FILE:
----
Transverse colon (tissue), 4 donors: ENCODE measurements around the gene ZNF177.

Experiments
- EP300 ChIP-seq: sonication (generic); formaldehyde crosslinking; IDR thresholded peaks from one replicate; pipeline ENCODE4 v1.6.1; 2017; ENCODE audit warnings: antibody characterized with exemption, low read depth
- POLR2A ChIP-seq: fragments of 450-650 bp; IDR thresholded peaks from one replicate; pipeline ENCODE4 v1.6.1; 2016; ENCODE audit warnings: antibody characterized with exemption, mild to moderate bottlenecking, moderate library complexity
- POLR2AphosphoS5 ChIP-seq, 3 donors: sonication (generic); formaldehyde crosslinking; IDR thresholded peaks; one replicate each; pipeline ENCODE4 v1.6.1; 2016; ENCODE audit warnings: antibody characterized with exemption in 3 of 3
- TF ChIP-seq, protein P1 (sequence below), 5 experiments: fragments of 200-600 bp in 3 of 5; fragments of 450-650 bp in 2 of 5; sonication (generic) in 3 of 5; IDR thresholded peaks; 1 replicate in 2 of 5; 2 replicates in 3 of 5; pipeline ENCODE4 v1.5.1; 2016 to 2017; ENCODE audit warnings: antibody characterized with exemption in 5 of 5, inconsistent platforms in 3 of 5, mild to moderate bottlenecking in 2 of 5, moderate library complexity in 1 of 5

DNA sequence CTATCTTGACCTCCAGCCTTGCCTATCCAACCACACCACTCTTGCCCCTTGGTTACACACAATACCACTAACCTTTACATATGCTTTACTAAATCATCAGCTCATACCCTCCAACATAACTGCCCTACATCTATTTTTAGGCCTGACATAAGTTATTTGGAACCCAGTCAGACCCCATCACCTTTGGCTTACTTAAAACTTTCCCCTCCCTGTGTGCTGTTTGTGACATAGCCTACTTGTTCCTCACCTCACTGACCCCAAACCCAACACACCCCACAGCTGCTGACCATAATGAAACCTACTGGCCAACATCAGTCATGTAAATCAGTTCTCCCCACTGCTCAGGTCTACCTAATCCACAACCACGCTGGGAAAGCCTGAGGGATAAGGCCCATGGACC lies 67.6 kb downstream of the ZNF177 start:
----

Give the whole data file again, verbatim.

Transverse colon (tissue), 4 donors: ENCODE measurements around the gene ZNF177.

Experiments
- EP300 ChIP-seq: sonication (generic); formaldehyde crosslinking; IDR thresholded peaks from one replicate; pipeline ENCODE4 v1.6.1; 2017; ENCODE audit warnings: antibody characterized with exemption, low read depth
- POLR2A ChIP-seq: fragments of 450-650 bp; IDR thresholded peaks from one replicate; pipeline ENCODE4 v1.6.1; 2016; ENCODE audit warnings: antibody characterized with exemption, mild to moderate bottlenecking, moderate library complexity
- POLR2AphosphoS5 ChIP-seq, 3 donors: sonication (generic); formaldehyde crosslinking; IDR thresholded peaks; one replicate each; pipeline ENCODE4 v1.6.1; 2016; ENCODE audit warnings: antibody characterized with exemption in 3 of 3
- TF ChIP-seq, protein P1 (sequence below), 5 experiments: fragments of 200-600 bp in 3 of 5; fragments of 450-650 bp in 2 of 5; sonication (generic) in 3 of 5; IDR thresholded peaks; 1 replicate in 2 of 5; 2 replicates in 3 of 5; pipeline ENCODE4 v1.5.1; 2016 to 2017; ENCODE audit warnings: antibody characterized with exemption in 5 of 5, inconsistent platforms in 3 of 5, mild to moderate bottlenecking in 2 of 5, moderate library complexity in 1 of 5

DNA sequence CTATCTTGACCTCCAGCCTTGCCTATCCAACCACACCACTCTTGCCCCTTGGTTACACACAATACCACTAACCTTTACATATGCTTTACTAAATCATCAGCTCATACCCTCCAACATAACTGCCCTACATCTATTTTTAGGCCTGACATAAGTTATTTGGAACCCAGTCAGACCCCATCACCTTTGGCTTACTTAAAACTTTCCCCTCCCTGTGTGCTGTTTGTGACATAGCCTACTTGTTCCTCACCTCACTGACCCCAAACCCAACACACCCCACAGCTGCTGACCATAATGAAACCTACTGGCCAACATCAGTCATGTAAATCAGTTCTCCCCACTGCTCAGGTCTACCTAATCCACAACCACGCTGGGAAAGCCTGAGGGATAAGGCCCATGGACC lies 67.6 kb downstream of the ZNF177 start: